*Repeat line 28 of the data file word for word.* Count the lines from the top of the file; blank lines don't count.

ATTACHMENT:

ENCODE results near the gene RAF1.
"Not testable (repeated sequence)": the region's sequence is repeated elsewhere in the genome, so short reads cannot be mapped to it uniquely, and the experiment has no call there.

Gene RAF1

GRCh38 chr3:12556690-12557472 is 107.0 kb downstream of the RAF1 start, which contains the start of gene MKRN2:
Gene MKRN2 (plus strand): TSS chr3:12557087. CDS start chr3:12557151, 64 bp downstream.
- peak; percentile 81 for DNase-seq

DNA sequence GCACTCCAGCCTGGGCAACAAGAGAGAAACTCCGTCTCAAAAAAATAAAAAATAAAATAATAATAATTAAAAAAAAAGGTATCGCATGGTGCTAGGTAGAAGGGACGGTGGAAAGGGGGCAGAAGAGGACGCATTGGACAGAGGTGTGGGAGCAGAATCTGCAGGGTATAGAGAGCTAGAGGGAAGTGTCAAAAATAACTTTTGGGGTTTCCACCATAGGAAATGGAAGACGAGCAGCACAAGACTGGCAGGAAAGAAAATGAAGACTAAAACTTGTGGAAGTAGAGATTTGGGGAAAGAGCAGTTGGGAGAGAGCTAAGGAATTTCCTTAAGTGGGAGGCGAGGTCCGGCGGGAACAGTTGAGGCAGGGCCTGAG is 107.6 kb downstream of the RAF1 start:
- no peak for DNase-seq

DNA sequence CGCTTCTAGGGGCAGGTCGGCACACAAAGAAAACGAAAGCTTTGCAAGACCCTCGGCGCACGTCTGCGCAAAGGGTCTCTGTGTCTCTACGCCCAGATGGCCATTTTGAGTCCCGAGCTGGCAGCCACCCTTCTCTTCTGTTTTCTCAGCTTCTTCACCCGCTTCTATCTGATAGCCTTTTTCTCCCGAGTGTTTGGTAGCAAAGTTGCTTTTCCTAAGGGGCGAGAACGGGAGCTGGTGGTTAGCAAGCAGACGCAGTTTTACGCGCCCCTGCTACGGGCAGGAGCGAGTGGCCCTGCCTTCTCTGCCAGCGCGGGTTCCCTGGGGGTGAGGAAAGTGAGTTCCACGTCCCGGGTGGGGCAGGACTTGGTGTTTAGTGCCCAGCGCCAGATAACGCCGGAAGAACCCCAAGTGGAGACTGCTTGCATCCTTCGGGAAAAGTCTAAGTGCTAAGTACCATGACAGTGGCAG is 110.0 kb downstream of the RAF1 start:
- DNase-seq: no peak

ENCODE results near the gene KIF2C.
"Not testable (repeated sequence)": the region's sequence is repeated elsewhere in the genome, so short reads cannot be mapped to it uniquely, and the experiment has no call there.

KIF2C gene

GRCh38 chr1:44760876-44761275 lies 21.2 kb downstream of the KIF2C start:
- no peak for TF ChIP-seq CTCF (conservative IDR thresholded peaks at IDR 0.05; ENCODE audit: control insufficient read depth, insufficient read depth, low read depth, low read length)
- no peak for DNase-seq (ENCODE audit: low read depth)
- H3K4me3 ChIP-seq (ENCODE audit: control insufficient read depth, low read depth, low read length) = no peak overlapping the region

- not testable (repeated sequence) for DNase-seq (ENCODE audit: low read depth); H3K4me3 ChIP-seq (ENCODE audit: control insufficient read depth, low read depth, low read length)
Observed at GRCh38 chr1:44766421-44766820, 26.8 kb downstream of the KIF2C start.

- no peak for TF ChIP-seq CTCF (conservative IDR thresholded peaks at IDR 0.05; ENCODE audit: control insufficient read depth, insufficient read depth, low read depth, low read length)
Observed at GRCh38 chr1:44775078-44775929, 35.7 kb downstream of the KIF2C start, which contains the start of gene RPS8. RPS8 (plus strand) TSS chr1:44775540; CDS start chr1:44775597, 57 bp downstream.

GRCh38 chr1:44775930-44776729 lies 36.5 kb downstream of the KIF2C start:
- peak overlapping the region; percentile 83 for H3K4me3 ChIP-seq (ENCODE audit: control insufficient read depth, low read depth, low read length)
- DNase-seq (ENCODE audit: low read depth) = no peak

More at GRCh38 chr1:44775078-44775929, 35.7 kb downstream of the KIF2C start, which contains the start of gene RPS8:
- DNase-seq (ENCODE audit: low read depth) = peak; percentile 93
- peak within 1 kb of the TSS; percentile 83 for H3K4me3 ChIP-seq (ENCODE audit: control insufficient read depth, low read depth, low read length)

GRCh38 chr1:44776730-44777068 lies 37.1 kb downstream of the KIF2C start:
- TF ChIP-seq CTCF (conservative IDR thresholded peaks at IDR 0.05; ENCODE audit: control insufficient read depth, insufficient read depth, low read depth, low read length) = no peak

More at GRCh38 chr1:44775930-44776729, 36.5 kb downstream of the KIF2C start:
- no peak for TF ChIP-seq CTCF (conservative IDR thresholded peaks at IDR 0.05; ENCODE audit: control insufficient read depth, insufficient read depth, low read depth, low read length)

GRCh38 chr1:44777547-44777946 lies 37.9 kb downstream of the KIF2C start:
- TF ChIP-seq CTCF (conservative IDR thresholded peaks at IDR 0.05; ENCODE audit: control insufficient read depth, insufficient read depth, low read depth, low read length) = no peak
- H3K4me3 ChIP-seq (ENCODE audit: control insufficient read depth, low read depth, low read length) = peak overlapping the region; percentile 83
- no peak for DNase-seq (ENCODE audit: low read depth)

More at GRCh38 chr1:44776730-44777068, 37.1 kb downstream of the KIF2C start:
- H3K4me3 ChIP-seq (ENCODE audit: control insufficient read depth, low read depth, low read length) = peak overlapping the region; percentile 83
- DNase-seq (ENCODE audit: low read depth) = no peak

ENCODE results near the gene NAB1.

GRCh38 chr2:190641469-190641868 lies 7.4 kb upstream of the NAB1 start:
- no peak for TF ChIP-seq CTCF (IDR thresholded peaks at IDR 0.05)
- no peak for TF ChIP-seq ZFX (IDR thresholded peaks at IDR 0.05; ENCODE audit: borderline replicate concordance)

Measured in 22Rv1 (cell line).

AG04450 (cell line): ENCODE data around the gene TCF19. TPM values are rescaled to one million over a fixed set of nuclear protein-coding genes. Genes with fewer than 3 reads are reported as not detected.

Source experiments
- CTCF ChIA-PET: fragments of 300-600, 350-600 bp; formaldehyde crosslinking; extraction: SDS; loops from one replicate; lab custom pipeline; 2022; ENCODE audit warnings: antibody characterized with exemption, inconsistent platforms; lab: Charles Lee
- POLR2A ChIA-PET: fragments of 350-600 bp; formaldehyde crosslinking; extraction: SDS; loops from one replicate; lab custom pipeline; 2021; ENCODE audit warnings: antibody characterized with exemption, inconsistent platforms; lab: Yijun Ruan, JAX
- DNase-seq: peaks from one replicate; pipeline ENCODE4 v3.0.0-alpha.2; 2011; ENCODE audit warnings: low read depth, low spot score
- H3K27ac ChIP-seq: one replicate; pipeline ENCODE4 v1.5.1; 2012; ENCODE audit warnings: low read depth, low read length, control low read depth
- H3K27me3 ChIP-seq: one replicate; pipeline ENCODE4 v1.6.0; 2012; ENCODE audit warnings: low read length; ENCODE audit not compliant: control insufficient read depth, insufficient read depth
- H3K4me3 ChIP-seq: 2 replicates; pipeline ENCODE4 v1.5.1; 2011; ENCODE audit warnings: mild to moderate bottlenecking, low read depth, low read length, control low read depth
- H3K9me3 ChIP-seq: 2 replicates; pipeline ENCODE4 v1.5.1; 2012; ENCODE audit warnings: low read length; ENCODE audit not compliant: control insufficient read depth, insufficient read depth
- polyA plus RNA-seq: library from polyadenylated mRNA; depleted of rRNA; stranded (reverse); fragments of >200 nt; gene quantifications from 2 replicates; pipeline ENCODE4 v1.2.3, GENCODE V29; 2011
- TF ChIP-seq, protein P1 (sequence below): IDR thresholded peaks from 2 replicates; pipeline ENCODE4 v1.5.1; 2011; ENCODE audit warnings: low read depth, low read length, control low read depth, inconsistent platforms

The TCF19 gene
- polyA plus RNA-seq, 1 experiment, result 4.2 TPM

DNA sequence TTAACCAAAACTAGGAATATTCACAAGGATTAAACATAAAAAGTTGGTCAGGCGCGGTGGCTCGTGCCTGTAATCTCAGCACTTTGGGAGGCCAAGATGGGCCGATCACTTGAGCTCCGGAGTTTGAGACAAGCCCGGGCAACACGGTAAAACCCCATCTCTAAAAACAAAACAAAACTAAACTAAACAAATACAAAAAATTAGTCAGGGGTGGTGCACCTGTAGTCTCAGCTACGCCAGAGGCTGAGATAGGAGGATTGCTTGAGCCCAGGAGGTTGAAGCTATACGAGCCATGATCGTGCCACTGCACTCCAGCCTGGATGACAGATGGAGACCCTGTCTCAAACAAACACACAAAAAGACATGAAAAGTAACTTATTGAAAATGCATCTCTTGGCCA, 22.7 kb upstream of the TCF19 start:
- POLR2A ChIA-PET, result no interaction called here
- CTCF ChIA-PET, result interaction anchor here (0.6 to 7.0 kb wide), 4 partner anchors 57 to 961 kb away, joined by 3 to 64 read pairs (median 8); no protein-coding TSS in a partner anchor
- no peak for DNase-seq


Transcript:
GRCh38 chr1:44776730-44777068 lies 37.1 kb downstream of the KIF2C start: